Why Ronaldo’s move to Saudi Arabia increases the chances of an AfroEurasian World Cup

Why Ronaldo’s move to Saudi Arabia increases the chances of an AfroEurasian World Cup

Cristiano Ronaldo’s move to Saudi Arabian club Al Nass is much more than sporting news. It reveals a great deal about Saudi Arabia’s ambitions, particularly its desire to establish a position as an AfroEurasian hub.

It is an interesting coincidence, albeit a very unfortunate one, that in the same week Cristiano Ronaldo signed for Saudi Arabian club Al Nassr, Brazilian football legend Pele died.

The two of them have shared a moniker of being ‘the best player in the world’ but will also now have spent their later years as players in smaller, dare one say unfashionable leagues.

In 1975, Pele signed for New York Cosmos in the United States, back then a country that wasn’t commonly perceived as a football nation. Indeed, observers speculated that he had signed for the Cosmos as one last pay-day before fully retiring from playing.

Ronaldo is not Pele

Some have framed Ronaldo’s switch to Al Nassr in the same way – the Portuguese is now in his late thirties and can’t be too far from finally hanging-up his boots. But to equate his move to the Gulf kingdom with Pele’s American adventure is misplaced, there is more to it than might appear.

After all, here is a country now vigorously pursuing policies that have already seen it invest hundreds of millions of dollars in football. The reason for this is that Saudi Arabia is in the midst of transformation, a process in which football plays an important role.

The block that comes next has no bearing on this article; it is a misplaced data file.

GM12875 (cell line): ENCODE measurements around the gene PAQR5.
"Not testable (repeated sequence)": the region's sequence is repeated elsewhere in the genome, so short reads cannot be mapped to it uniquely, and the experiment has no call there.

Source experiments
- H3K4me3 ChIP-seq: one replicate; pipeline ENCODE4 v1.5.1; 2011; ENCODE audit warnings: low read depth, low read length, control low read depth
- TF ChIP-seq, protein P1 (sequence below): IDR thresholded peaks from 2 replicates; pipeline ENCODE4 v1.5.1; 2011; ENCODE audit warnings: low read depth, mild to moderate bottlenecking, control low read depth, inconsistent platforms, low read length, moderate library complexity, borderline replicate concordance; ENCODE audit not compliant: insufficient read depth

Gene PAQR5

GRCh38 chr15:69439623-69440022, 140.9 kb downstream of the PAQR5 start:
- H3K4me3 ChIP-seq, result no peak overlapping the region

This transformation is a response to years of economic, socio-cultural, and political malaise, and by pressures now confronting Saudi Arabia. Whilst the country has huge wealth derived from oil and gas, its economy is overdependent upon them and needs to be diversified.

Ministry of Football

Socio-culturally, the country has a youthful population (almost 70% of people are aged under thirty-five) which is hungry for change and wants to live life in a different way. Mindful of the potential for dissatisfaction or unrest amongst Millennials and GenZ-ers, the kingdom is currently opening-up in ways not seen before.

The implicitly political nature of this isn’t the only challenge in this sphere facing Saudi Arabia. Regionally, it has seen smaller near neighbours such as Qatar grow in power, prominence, and stature, which government in Riyadh wants to replicate if not considerably surpass. Internationally and globally, the country’s global image and reputation require remedial action, if not more assertive promotion.

Domestically there are issues as well; for instance, given the state’s omnipotence, many Saudi Arabian organisations are dependent upon its financial generosity. Bailouts are common, whilst ‘big state’ presence has stifled innovation and commercial performance.

Nowhere is this more evident than in football, where even within the last year clubs have had their financial debts written-off by the state. Nevertheless, Saudi authorities have been keen to address such problems for a while and there’s a desire to promote clubs’ financial self-sufficiency, notably by building revenues and better controlling costs.

Dream bigger

In one sense, Ronaldo’s transfer would appear to undermine such ambitions, his $200 million+ annual salary perhaps more evident of excess and largesse than prudence and efficiency. However, one interpretation of his transfer to Al Nassr is that it will boost commercial revenues, drawing-in new sponsors (ideally from overseas), boosting television contracts and merchandising sales, whilst engaging new generations of fans and attracting other players of his stature to the country.